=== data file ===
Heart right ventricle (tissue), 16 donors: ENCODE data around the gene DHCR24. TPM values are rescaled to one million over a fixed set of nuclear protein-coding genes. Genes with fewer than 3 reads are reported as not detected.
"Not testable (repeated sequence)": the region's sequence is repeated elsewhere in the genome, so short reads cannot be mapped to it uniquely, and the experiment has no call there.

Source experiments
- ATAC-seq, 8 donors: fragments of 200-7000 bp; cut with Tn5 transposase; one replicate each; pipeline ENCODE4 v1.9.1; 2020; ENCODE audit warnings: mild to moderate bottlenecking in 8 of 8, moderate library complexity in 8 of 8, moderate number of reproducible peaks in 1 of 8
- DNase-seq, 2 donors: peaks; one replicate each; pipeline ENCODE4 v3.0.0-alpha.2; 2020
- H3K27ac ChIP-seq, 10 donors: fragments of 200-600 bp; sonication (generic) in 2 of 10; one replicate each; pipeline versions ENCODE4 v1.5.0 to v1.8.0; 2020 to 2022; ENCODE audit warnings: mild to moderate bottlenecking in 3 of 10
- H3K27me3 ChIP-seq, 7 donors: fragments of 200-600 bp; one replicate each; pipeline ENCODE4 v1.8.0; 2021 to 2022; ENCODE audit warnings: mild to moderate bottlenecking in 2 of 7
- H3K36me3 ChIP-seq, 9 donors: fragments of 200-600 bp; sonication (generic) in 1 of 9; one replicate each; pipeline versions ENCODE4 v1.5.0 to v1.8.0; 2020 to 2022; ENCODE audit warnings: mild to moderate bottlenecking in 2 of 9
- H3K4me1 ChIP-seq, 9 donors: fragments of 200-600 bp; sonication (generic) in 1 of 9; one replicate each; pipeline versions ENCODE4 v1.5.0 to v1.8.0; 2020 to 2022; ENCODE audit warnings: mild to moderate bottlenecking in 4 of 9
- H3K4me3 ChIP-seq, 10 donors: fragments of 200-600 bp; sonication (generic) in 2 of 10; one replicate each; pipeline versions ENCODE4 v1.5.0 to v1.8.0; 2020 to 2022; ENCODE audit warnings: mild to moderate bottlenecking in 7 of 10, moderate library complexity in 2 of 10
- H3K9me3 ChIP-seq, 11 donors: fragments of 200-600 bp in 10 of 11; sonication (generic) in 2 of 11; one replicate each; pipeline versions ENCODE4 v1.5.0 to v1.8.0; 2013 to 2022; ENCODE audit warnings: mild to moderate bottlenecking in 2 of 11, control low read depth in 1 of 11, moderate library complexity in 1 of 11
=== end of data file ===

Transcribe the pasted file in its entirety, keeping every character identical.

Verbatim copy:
Heart right ventricle (tissue), 16 donors: ENCODE data around the gene DHCR24. TPM values are rescaled to one million over a fixed set of nuclear protein-coding genes. Genes with fewer than 3 reads are reported as not detected.
"Not testable (repeated sequence)": the region's sequence is repeated elsewhere in the genome, so short reads cannot be mapped to it uniquely, and the experiment has no call there.

Source experiments
- ATAC-seq, 8 donors: fragments of 200-7000 bp; cut with Tn5 transposase; one replicate each; pipeline ENCODE4 v1.9.1; 2020; ENCODE audit warnings: mild to moderate bottlenecking in 8 of 8, moderate library complexity in 8 of 8, moderate number of reproducible peaks in 1 of 8
- DNase-seq, 2 donors: peaks; one replicate each; pipeline ENCODE4 v3.0.0-alpha.2; 2020
- H3K27ac ChIP-seq, 10 donors: fragments of 200-600 bp; sonication (generic) in 2 of 10; one replicate each; pipeline versions ENCODE4 v1.5.0 to v1.8.0; 2020 to 2022; ENCODE audit warnings: mild to moderate bottlenecking in 3 of 10
- H3K27me3 ChIP-seq, 7 donors: fragments of 200-600 bp; one replicate each; pipeline ENCODE4 v1.8.0; 2021 to 2022; ENCODE audit warnings: mild to moderate bottlenecking in 2 of 7
- H3K36me3 ChIP-seq, 9 donors: fragments of 200-600 bp; sonication (generic) in 1 of 9; one replicate each; pipeline versions ENCODE4 v1.5.0 to v1.8.0; 2020 to 2022; ENCODE audit warnings: mild to moderate bottlenecking in 2 of 9
- H3K4me1 ChIP-seq, 9 donors: fragments of 200-600 bp; sonication (generic) in 1 of 9; one replicate each; pipeline versions ENCODE4 v1.5.0 to v1.8.0; 2020 to 2022; ENCODE audit warnings: mild to moderate bottlenecking in 4 of 9
- H3K4me3 ChIP-seq, 10 donors: fragments of 200-600 bp; sonication (generic) in 2 of 10; one replicate each; pipeline versions ENCODE4 v1.5.0 to v1.8.0; 2020 to 2022; ENCODE audit warnings: mild to moderate bottlenecking in 7 of 10, moderate library complexity in 2 of 10
- H3K9me3 ChIP-seq, 11 donors: fragments of 200-600 bp in 10 of 11; sonication (generic) in 2 of 11; one replicate each; pipeline versions ENCODE4 v1.5.0 to v1.8.0; 2013 to 2022; ENCODE audit warnings: mild to moderate bottlenecking in 2 of 11, control low read depth in 1 of 11, moderate library complexity in 1 of 11